Kay’s Flying Start To Life
Written by Nicky Smit
Born Kathlyn Canning Barnes in 1922, Kay was brought up at a boarding school convent in Aliwal North. In 1939, at just age 17 she joined the WAAF, the Woman’s Auxiliary Air Force, and tried out the aptitude test for pilots. Obtaining one of the highest scores, she was allowed to train as a pilot and with 4 others were the first women in South Africa to get their wings. She was stationed at Vereeniging base where she taught new recruits on simulators before they were sent back to the UK to fly over to Europe. I can only imagine the fun they had being so few women amongst so many men and feeling ‘the bees’ knees’.
She met my father Stan Derriman, a cockney Englishman who had been stationed at the base in Vereeniging where they were married in 1945. After the war ended, they went to live in the UK for a year before returning to Cape Town. My brother Peter was born in 1949 and I arrived in 1953.
Kay Derriman in her uniform with her wings.
Stanley & Kay Derriman
A picture of their wedding at the airforce base with dog called Pilot in tow.
In 1960 my mother was left £100 by an aunt in the UK. She decided she wanted to start up a bric-a-brac shop. Kay’s Nic-Nax, opened in Ralph street in Claremont. She steadily built it into an antique business and moved to Station Road Claremont. Kay loved going to auctions. Auction sales were very exciting in those days, taking all day or even a few days, and items were sold by the table full. She often had to go back 4 or 5 times to collect her loot, sometimes from quite far afield. She also went upcountry, having to make sure everything would fit into the car. She was one of only 2 women antique dealers at this stage. It was not easy in a man’s world, but her vivacious personality always got her through.
She used to do at least 2 trips to the UK to buy goods, flying on Trek airways, which meant a 2-day journey. She would stay 2 weeks each trip, traveling all over, buying, packing and bringing back numerous desirable items. When we met her at the airport, she would have copper and brass hunting horns draped around her shoulders and be carrying copper kettles and coal scuttles. What a sight to behold! Our home was always crammed with goodies that had just been bought and had to be cleaned and sorted and priced. My dad became a master silver and brass cleaner. Once we had a large carved pear-wood 4 poster bed in the lounge that had to have the paint stripped off – this took weeks to do. Peter and I were often roped into help, which we did, albeit with lots of muttering.
1960 – Kay and Stan Derriman opens Kay’s Antiques.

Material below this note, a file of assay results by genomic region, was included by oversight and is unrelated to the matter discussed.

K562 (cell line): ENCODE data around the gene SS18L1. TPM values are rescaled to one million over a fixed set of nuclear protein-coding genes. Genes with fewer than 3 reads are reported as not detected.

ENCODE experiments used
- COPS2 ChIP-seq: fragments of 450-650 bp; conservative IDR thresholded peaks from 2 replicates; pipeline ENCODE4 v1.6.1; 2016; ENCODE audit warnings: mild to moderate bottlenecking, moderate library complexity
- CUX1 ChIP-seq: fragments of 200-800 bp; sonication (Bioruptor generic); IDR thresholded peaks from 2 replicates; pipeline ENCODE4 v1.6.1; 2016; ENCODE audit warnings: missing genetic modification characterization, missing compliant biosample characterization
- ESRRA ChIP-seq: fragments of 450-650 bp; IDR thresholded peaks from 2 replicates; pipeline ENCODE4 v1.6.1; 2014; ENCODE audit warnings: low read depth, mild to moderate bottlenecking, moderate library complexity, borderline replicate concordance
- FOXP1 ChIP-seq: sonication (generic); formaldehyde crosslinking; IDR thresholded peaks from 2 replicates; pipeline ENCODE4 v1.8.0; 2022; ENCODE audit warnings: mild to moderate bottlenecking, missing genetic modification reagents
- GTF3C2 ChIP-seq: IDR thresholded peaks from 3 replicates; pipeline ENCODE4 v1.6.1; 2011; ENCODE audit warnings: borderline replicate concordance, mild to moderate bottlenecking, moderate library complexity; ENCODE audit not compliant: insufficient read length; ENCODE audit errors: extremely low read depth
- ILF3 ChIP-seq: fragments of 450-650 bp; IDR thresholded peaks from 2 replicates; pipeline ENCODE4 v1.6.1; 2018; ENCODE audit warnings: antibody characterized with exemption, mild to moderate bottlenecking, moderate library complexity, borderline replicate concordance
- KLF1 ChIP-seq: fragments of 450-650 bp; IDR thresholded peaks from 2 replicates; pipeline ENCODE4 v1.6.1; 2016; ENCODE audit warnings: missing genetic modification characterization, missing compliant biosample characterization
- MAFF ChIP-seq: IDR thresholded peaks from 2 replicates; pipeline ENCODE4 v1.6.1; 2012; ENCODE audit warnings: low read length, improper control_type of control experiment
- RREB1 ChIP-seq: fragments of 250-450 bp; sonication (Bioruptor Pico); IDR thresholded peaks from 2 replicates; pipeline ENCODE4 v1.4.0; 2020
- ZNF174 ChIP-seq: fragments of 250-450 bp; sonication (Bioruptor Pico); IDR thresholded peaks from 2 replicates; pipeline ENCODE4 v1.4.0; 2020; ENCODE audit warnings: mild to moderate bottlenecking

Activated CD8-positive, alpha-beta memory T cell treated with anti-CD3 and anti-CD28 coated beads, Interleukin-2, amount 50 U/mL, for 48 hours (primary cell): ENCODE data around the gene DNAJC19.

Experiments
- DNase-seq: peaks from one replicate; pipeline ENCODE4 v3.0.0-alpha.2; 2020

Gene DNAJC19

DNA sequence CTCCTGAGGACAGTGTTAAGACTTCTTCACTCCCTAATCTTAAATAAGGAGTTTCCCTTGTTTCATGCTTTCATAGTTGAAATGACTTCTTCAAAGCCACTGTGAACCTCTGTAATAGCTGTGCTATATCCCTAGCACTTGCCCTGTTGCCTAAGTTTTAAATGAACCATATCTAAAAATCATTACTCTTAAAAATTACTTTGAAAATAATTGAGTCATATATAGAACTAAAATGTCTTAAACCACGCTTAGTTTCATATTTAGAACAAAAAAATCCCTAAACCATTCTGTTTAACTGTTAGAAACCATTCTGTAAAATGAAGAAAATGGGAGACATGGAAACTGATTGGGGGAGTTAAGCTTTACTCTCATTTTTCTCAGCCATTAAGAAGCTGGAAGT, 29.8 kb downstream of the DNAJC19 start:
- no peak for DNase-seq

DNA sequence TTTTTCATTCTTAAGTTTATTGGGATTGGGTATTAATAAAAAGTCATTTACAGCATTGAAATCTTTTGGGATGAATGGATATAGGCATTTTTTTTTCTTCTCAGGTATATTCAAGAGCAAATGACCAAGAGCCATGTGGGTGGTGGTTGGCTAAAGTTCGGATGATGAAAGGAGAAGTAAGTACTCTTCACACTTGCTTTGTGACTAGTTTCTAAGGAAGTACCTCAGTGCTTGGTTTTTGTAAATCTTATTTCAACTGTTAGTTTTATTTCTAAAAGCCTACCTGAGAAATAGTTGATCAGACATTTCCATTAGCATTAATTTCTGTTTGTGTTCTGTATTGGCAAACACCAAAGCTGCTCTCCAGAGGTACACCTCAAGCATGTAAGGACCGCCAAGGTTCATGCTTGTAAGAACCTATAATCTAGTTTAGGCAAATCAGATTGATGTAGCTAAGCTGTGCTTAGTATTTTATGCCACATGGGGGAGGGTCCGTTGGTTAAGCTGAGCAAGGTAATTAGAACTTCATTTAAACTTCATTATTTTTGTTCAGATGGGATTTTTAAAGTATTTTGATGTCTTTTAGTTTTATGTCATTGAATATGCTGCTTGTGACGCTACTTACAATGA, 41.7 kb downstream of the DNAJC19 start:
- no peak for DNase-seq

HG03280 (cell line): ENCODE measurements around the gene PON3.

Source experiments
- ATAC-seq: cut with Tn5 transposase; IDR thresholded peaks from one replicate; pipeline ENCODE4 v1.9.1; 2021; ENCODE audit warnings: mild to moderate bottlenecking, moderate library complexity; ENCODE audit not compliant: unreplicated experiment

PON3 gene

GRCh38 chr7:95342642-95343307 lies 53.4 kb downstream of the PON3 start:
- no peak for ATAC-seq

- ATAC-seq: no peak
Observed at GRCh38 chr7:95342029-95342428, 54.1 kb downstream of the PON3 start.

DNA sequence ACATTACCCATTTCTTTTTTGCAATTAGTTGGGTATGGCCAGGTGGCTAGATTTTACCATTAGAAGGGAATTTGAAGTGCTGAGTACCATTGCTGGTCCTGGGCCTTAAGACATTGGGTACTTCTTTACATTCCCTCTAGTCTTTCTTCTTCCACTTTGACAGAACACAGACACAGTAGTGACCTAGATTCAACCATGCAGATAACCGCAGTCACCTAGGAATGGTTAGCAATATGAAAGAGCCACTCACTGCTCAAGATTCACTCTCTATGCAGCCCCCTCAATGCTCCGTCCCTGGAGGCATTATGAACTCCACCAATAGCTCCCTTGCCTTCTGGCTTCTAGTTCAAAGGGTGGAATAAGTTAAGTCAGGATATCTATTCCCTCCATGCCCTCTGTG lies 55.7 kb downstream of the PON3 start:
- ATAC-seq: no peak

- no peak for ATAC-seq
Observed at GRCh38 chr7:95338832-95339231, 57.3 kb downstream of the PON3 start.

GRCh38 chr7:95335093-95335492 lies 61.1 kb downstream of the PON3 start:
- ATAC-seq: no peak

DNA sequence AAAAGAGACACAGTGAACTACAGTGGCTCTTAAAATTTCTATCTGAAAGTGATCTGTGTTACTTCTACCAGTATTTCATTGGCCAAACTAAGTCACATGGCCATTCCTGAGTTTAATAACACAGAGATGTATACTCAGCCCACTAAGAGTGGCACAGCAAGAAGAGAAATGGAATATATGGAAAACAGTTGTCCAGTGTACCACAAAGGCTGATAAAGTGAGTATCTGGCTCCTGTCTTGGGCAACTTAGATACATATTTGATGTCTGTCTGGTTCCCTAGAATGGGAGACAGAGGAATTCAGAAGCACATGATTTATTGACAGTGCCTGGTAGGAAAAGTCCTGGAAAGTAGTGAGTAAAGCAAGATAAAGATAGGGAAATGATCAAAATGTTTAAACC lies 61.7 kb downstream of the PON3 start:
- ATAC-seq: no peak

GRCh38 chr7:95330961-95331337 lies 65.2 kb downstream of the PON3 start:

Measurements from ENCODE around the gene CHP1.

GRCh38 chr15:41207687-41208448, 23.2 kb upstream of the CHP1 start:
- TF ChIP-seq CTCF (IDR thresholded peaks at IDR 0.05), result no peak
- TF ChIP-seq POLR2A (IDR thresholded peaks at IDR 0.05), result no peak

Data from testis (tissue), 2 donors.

Gloating over their loot after returning from an overseas buying trip.
The three of us together just before they returned to the UK.
In 1963 my father joined the business which was a great help to my mom. That year they were founding members of the South African Antique Dealers Association (SAADA), still in operation today to monitor the code of ethics in the business. At this stage the shop dealt in furniture, brass, glass, copper, carpets, China and of course jewellery. The shop then moved from Station Road in Claremont to Main Road in Claremont opposite Saint Saviour’s church.
I finished matric in 1969 aged 16, not knowing what I wanted to do. I was asked to help out at the shop in the December holidays and when the assistant on sick leave failed to return, I ended up staying on. At this stage I had no real love for antiques but gradually the bug bit especially with the jewellery. I loved the China too – decorative figurines were all the rage at that time but so often were damaged. Consequently, in 1970 I did a three-month porcelain restoration course and was apprenticed for 18 months to Bill Curran, a highly gifted, self-taught restorer. When Bill retired, I continued with the restoration, working half day at the shop (where I also took in repairs) and working in my studio for the rest of the day.
A New Era Begins
The shop in the link Claremont where we were for 3 months. Notice all our new cabinets.
I was married in 1975 but continued with the restoration work which was in high demand. I even gave classes in restoration until 1981 when my parents announced they wanted to move back to the UK. At this stage my oldest son was 2 years old and my youngest 2 months old, so I was devastated. They were keen for me to take over the business and while I was horrified at the thought, I have always been up for a challenge. My mother’s adventurous spirit, I guess! I was immediately accepted as a member of SAADA, their youngest member at the time, but I soon decided to do away with furniture and bulkier items. Not only did I not have enough interest in them but without help they broke my back. So, I concentrated on silver, China and jewellery which was my first love.
A Challenging Time